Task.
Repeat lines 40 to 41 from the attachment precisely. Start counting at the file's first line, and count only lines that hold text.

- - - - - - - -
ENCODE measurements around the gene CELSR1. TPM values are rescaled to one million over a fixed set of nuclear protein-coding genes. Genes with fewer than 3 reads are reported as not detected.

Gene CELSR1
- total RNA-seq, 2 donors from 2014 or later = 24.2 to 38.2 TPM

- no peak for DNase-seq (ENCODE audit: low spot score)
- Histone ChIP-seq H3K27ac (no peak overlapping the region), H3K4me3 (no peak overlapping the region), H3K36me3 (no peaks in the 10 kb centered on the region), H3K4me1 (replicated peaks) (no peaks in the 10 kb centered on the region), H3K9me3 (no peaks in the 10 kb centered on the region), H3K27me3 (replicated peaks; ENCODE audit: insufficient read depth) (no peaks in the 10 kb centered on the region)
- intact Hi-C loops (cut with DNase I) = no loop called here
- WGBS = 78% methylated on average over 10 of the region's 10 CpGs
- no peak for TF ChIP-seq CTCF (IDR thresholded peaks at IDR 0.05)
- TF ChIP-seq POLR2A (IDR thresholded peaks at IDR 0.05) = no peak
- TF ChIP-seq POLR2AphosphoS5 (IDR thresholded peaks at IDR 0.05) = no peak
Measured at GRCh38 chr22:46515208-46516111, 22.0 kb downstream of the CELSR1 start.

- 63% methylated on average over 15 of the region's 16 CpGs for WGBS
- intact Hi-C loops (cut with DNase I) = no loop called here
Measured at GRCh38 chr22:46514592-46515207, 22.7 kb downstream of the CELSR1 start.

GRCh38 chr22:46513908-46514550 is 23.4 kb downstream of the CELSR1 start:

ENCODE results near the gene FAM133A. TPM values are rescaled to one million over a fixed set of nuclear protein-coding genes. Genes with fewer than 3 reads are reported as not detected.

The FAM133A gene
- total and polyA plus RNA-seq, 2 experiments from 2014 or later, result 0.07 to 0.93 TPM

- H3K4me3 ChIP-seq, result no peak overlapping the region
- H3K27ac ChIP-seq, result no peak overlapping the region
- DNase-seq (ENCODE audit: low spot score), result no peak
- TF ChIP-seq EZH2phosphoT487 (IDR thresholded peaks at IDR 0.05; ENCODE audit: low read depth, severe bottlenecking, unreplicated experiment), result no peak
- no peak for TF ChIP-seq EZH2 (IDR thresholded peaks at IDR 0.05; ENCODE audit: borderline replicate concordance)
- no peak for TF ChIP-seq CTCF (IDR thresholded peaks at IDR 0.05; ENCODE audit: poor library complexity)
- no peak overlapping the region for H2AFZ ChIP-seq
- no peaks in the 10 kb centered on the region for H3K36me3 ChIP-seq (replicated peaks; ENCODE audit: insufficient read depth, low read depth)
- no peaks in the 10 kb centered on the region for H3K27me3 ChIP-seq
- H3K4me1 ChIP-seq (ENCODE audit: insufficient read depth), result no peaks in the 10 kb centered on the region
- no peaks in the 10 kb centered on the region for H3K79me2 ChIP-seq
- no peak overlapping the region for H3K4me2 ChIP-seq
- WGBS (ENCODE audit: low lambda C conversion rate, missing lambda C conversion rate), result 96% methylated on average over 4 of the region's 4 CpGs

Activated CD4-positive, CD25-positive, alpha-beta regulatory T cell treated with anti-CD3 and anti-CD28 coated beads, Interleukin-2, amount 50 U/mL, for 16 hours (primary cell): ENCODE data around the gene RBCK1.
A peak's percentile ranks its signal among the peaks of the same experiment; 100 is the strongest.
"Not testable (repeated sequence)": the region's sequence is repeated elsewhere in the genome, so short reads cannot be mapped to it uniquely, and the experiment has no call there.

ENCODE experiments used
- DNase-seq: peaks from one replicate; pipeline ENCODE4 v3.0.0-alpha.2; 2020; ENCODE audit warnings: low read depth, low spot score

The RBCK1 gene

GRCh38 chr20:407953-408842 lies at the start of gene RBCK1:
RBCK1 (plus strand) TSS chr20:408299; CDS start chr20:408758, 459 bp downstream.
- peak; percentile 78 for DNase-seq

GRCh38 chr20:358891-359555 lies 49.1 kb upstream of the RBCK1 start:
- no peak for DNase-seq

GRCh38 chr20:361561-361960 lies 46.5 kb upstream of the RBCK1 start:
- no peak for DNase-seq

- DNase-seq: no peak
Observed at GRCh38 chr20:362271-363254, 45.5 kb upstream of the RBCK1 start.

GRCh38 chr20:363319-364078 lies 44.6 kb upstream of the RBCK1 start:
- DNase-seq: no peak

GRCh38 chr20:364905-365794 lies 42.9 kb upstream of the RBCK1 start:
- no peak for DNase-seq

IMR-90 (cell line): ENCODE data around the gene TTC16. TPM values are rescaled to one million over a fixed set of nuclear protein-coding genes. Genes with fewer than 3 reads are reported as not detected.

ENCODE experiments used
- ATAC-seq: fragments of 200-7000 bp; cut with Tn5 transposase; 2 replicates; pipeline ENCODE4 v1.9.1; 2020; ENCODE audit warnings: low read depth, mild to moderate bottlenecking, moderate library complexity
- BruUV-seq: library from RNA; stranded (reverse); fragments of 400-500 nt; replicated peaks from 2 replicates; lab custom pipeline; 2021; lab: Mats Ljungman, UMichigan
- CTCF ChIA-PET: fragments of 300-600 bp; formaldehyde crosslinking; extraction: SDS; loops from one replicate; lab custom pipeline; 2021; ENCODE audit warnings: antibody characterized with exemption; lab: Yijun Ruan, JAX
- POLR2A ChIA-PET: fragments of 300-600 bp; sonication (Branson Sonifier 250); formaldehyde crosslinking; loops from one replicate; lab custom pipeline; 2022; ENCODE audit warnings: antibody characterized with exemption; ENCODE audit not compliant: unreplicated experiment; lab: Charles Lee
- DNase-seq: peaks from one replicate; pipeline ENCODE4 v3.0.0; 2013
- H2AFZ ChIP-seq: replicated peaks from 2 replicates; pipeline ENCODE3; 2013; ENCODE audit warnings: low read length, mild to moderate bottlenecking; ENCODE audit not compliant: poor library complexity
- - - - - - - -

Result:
- peak; percentile 78 for DNase-seq

GRCh38 chr20:358891-359555 lies 49.1 kb upstream of the RBCK1 start: